Asuncion Held For Three Attempts To Kill Cops
Riley Asuncion appeared in Hilo District Court Thursday where he faced three counts of first-degree attempted murder after allegedly trying to run down police officers during an investigation on Stainback Highway Monday.
Assuncion was also charged with third-degree assault and vehicle theft charges related to an alleged attack on a woman and theft of her vehicle that led to the alleged assaults on police.
Asuncion, 38, of Puna, allegedly hid in the back seat of the car belonging to the woman he knew, then pulled her hair and punched her repeatedly before gaining control of the pink Toyota 4-Runner on Kilauea Avenue in downtown Hilo. While he gained control of the vehicle, the woman was able to escape near Kawailani Street, according to the affadavit presented in court today by deputy Prosecutor Tharrington Trusdell.
Officers responding to witness reports of an apparent domestic incident found the vehicle in the Panaewa area of Hilo, where Asuncion allegedly tried to ram a police vehicle and fled to Stainback Highway. He pulled onto a side road and turned around, then allegedly drove toward police officers Jerome Duarte and Gibson Kahele, who had exited their patrol cars and were in fear for their lives, the affidavit said.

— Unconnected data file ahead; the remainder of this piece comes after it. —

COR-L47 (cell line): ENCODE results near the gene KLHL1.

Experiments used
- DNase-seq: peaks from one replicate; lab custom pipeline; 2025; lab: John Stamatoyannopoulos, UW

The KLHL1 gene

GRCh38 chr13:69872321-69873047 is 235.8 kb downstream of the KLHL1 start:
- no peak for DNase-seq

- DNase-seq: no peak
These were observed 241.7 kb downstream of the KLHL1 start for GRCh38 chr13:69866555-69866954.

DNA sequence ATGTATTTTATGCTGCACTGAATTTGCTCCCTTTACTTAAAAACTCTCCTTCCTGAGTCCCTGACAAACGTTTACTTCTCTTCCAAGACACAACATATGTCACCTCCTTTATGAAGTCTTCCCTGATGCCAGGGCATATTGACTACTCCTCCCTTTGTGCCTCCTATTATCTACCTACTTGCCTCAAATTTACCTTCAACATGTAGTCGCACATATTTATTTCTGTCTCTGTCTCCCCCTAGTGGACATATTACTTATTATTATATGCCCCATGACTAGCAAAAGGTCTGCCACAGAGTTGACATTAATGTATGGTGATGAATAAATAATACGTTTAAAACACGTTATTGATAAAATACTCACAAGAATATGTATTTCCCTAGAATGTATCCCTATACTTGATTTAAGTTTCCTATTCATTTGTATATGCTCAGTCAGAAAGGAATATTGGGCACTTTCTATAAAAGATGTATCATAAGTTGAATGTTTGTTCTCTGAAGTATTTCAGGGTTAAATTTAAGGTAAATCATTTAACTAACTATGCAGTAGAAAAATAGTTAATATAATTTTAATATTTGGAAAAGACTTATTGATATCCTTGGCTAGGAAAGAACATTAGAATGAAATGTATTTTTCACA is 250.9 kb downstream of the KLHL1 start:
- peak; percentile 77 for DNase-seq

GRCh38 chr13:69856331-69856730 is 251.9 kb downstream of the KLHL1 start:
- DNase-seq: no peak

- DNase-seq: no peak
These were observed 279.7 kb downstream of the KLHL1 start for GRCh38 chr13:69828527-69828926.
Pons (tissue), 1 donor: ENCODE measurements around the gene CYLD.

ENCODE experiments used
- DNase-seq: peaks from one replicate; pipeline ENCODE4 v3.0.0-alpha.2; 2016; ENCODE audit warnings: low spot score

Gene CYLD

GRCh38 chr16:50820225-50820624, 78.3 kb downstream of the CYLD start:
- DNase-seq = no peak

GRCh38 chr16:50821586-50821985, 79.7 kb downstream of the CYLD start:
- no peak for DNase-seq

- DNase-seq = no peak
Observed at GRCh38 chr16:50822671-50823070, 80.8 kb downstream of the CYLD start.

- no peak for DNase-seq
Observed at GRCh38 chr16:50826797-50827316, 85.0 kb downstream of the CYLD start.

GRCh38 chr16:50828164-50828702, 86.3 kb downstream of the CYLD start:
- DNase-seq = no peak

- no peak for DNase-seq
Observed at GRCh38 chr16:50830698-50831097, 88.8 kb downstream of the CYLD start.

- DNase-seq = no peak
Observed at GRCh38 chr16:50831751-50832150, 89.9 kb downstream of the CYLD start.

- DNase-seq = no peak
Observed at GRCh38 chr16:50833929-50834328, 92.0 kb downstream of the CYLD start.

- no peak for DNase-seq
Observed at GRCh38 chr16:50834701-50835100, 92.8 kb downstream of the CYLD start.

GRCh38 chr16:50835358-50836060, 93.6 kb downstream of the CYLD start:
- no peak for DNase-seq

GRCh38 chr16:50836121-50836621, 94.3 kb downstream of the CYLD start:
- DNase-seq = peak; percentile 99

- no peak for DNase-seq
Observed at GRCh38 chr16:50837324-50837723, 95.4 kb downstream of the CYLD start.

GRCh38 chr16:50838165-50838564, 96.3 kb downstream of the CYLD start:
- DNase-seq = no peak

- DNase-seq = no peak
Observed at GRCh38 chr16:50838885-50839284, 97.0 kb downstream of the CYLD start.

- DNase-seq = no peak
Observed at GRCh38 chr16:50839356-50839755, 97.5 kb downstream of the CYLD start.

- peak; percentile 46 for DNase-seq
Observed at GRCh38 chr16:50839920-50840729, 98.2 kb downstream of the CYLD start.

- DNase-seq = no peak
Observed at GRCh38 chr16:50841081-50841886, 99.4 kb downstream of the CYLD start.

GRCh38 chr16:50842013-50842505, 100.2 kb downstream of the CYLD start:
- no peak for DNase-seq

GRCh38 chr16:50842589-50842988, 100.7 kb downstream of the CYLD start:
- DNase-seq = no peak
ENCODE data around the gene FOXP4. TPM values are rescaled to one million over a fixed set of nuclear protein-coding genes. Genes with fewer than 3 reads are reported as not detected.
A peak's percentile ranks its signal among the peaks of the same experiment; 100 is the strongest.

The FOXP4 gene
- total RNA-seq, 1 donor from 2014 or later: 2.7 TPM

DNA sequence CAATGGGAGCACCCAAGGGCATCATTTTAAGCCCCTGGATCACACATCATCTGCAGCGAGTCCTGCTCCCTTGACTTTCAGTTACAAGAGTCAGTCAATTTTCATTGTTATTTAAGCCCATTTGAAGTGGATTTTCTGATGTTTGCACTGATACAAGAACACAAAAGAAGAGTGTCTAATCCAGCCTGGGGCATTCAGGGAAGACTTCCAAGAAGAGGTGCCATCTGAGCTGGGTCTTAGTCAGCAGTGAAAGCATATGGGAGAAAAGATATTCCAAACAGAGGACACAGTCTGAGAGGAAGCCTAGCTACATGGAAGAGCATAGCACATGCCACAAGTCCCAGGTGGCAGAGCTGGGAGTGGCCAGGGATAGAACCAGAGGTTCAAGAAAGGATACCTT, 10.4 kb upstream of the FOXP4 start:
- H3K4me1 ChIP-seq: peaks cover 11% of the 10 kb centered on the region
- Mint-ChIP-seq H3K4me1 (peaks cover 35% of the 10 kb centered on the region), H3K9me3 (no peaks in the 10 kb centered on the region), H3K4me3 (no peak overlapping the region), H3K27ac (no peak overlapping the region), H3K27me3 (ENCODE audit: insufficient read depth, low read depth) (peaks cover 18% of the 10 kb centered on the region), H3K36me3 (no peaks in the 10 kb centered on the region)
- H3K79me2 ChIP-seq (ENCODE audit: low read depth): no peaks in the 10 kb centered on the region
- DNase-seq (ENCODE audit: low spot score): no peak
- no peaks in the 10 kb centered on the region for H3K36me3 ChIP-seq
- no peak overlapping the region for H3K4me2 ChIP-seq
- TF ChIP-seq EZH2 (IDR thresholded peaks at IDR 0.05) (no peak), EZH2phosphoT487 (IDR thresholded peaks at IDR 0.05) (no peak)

Officer Jerome Duarte unholstered his firearm and yelled “POLICE STOP” at the approaching vehicle, the affidavit said. Three shots were fired and Asuncion received a superficial wound in the right rib area, police had reported earlier.
The vehicle continued down the highway a short distance before stopping and Asuncion was apprehended. Police said he was treated at Hilo Medical Center for treatment before being released Monday night.
Dressed in the HCCC inmate’s brown jumpsuit in court on Thursday, Asuncion did not exhibit any outward signs of the wound.
Judge Harry T. Freitas ordered Assuncion to appear at a preliminary hearing on July 28 and set bail at more than $1.5 million. Each count of first-degree attempted murder carries a sentence of life in prison without the possibility of parole.